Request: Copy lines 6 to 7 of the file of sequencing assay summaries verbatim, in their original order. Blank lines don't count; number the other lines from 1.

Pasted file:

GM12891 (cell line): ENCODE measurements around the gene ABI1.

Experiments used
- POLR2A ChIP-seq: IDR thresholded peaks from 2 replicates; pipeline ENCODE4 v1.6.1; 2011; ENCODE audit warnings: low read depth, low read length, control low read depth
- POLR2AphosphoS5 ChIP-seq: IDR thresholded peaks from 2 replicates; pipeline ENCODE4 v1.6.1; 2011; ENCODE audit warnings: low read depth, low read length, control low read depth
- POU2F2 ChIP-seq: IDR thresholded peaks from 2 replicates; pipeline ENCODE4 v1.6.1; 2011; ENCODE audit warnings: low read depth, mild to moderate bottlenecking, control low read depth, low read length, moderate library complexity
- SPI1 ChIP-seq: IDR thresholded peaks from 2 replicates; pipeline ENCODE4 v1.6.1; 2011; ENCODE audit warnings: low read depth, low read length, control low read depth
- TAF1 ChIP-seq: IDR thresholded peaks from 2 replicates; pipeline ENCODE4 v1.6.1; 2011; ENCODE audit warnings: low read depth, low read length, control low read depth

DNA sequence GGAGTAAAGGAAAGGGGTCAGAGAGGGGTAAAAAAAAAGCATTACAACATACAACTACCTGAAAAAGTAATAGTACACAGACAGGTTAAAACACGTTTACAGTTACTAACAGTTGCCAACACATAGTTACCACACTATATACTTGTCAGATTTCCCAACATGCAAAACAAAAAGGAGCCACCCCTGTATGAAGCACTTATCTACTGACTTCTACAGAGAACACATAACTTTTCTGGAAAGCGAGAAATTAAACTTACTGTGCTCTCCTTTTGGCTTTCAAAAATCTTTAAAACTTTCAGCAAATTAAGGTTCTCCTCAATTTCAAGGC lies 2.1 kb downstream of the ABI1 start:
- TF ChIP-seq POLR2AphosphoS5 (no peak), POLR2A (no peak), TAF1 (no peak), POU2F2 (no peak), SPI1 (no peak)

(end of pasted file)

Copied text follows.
- SPI1 ChIP-seq: IDR thresholded peaks from 2 replicates; pipeline ENCODE4 v1.6.1; 2011; ENCODE audit warnings: low read depth, low read length, control low read depth
- TAF1 ChIP-seq: IDR thresholded peaks from 2 replicates; pipeline ENCODE4 v1.6.1; 2011; ENCODE audit warnings: low read depth, low read length, control low read depth